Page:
62. A substrate for an optical recording medium, which comprises: a tracking groove and a recording track adjacent thereto, the depth d2 of a groove in a specific region and the depth d1 of the groove in the another region having the following relationship:
0.80≦d2 /d1 ≦0.95,
the specific region being a prepit region provided with prepits on the recording track.
63. A substrate for an optical recording medium, which comprises: a tracking groove and a recording track adjacent thereto, the width l3 of a tracking groove in a specific region and the width l1 of a tracking groove in another region having the following relationship:
0.60≦l3 /l5 ≦0.95,
and the depth d2 of a groove in the specific region and the depth d1 of the groove in the another region having the following relationship:
0.80≦d2 /d1 ≦0.95,
the specific region being a prepit region provided with prepits on the recording track.
64. An optical recording medium which comprises: a tracking groove and a recording track adjacent thereto, the depth d2 of a groove in a specific region being smaller than the depth d1 of a groove in another region, the depth d1 satisfying the following relationship:
λ/7n≦d1 ≦λ/5n,
and the depth d2 satisfying the following relationship:
λ/8n≦d2≦λ/6n,
the specific region being a prepit region provided with prepits on the recording track, and wherein λ is the wavelength of a reproducing beam to reproduce information from the optical recording medium and n is the refractive index of a substrate on which the grooves and recording track are formed.
65. An optical recording medium which comprises: a tracking groove and a recording track adjacent thereto, the width l3 of a tracking groove in a specific region and the width l1 of a tracking groove in another region having the following relationship:
0.60≦l3 /l1 ≦0.95,
the depth d2 of a groove in the specific region being smaller than the depth d1 of a groove in the another region, the depth d1 satisfying the following relationship:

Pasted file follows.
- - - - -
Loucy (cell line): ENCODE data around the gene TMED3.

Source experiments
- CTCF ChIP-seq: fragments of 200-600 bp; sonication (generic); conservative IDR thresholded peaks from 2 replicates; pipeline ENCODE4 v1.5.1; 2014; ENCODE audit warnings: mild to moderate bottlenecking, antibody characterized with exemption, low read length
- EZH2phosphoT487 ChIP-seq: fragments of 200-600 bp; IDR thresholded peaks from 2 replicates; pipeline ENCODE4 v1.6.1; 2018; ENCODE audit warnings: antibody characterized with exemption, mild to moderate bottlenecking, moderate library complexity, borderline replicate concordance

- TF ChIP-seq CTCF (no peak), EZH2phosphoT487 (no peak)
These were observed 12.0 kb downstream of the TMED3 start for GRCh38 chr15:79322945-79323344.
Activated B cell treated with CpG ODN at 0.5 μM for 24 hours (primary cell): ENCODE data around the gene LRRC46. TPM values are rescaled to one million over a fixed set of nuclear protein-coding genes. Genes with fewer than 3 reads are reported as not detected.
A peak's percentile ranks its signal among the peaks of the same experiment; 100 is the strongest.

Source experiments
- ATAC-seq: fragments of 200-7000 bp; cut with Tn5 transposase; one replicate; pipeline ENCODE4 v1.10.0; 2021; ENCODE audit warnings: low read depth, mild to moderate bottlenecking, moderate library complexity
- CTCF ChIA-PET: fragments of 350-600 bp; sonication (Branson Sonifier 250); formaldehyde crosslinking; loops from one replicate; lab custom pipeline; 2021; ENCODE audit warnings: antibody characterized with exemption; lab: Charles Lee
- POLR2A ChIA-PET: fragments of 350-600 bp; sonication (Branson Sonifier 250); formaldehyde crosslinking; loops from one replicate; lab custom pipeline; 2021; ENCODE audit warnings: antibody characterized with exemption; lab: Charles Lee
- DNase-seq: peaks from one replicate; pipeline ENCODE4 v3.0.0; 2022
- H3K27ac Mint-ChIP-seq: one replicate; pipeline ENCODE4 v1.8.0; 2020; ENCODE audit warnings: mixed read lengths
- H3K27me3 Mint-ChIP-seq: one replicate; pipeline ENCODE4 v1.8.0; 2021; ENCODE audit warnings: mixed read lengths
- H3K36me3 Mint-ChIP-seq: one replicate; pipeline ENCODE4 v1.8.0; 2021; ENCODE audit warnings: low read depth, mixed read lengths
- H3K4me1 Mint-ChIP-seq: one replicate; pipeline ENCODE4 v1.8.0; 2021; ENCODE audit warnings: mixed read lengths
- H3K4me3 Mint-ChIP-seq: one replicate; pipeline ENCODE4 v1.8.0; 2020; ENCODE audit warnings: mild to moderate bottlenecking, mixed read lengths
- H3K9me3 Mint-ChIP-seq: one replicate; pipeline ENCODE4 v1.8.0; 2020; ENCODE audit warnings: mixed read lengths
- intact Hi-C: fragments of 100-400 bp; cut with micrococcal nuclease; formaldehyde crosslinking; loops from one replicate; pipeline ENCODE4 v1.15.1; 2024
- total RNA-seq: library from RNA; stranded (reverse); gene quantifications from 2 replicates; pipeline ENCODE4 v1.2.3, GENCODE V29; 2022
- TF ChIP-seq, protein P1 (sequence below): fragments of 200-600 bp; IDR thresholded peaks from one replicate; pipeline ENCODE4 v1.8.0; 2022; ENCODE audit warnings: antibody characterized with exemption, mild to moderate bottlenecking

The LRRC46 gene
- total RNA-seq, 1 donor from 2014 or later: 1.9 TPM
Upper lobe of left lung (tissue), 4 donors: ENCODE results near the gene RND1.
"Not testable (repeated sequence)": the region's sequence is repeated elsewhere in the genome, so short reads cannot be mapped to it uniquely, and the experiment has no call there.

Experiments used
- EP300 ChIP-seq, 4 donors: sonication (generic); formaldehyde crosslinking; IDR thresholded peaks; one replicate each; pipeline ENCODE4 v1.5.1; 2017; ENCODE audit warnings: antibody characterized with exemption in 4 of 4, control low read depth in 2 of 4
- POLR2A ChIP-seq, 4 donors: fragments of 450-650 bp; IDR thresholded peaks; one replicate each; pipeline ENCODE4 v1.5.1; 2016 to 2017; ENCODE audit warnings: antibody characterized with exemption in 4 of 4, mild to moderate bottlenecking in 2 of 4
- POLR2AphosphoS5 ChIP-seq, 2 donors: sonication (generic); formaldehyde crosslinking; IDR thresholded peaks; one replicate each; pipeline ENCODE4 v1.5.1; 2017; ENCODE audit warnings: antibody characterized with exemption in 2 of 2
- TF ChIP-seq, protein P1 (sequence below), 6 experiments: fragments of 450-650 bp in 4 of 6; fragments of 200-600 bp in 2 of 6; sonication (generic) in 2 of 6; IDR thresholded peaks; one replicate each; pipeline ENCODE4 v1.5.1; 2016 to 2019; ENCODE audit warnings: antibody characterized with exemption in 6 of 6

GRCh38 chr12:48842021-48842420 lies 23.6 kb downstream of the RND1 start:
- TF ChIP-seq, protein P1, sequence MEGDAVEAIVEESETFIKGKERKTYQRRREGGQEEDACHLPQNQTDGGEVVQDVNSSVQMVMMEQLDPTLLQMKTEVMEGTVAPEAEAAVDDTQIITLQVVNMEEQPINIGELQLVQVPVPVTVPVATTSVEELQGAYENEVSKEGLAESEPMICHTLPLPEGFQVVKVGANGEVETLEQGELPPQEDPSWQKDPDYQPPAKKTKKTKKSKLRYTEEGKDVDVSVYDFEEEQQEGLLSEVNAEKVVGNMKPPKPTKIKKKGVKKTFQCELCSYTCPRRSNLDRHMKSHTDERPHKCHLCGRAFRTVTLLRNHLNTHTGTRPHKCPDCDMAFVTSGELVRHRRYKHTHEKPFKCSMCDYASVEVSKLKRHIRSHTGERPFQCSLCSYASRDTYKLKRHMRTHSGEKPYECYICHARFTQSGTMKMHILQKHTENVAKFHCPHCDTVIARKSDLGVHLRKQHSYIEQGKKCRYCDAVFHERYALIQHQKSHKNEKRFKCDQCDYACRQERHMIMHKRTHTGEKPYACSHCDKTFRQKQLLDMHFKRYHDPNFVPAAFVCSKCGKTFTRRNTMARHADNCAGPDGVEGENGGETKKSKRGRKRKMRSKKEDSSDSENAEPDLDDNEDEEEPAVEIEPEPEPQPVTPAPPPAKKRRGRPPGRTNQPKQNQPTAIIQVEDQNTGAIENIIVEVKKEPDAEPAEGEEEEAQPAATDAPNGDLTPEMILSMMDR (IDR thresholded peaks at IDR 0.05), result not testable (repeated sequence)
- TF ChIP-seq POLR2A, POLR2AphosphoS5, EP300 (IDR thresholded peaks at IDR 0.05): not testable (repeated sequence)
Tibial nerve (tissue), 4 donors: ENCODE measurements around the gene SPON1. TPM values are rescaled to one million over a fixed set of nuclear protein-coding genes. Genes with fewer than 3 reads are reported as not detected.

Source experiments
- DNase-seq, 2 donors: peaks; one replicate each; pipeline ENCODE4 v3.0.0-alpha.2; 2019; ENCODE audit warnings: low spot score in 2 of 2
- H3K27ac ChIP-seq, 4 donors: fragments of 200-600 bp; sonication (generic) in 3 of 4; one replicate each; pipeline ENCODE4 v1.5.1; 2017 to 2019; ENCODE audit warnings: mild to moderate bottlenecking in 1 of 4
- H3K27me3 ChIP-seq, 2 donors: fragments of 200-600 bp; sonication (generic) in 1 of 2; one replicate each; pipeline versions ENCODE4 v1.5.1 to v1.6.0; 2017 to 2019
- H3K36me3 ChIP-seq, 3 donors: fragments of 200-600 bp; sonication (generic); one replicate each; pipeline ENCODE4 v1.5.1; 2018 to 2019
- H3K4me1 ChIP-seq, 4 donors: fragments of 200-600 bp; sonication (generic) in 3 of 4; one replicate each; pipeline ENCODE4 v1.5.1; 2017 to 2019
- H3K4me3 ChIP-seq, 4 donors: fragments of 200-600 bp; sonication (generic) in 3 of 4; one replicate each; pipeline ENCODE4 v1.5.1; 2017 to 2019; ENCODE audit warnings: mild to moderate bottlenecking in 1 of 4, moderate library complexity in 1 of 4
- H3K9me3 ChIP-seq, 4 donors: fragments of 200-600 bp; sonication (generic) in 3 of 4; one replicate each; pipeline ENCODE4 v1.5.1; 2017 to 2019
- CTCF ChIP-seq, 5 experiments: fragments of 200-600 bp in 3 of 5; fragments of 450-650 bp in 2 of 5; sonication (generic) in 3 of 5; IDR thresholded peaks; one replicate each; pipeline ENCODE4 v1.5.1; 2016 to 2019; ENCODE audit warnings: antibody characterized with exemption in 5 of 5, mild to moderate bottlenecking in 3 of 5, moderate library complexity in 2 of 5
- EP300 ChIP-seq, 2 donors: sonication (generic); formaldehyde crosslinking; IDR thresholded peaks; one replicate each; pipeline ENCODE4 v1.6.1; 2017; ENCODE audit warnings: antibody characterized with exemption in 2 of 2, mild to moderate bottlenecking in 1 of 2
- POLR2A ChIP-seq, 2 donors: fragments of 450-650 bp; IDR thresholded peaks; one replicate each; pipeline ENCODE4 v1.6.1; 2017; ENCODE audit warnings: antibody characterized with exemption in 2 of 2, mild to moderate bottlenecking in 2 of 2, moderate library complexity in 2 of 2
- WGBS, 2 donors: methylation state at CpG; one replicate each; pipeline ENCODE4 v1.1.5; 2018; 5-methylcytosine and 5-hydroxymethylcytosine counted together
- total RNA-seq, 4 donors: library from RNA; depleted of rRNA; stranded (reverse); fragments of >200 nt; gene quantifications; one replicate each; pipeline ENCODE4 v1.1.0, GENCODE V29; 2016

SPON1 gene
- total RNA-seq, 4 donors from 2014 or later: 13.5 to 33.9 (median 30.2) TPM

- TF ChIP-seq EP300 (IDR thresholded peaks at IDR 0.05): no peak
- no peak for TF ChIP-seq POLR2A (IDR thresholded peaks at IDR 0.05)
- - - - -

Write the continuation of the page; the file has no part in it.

λ/7n≦d1 ≦λ/5n,
and the depth d2 satisfying in the following relationship:
λ/8n≦d2 ≦λ/6n,
the specific region being a prepit region provided with prepits on the recording track, wherein λ is the wavelength of a reproducing beam reproducing information from the optical recording medium and n is the refractive index of a substrate on which the groves are formed.
66. A substrate for an optical recording medium, which comprises: a tracking groove and a recording track adjacent thereto, the depth d2 of a groove in a specific region being smaller than the depth d1 of a groove in another region, the depth d1 satisfying the following relationship:
λ/7n≦d1 ≦/5n,
the depth d2 satisfying the following relationship:
λ/8n≦d2 ≦λ/6n,
the specific region being a prepit region provided with prepits on the recording track, wherein λ is the wavelength of a reproducing beam reproducing information on the substrate and wherein n is the refractive index of the substrate.
67. A substrate for an optical recording medium, which comprises: a tracking groove and a recording track adjacent thereto, the width l3 of a tracking groove in a specific region and the width l1 of a tracking groove in another region having the following relationship:
0.60≦l3 /l1 ≦0.95,
the specific region being a prepit region provided with prepits on the recording track.
68. An optical recording medium comprising: a substrate and a recording layer, the substrate comprising a tracking track and a recording track adjacent thereto, the width l3 of a tracking track in a specific region and the width l1 of a tracking track in another region having the following relationship:
0.60≦l3 /l1 ≦0.95,
the specific region being a prepit region provided with prepits on the recording track.
69. An optical recording medium comprising: a substrate and a recording layer, the substrate comprising a tracking groove and a recording track adjacent thereto, the depth d2 of a groove in a specific region and the depth d1 of a groove in another region having the following relationship:
0.80≦d2 /d1 ≦0.95,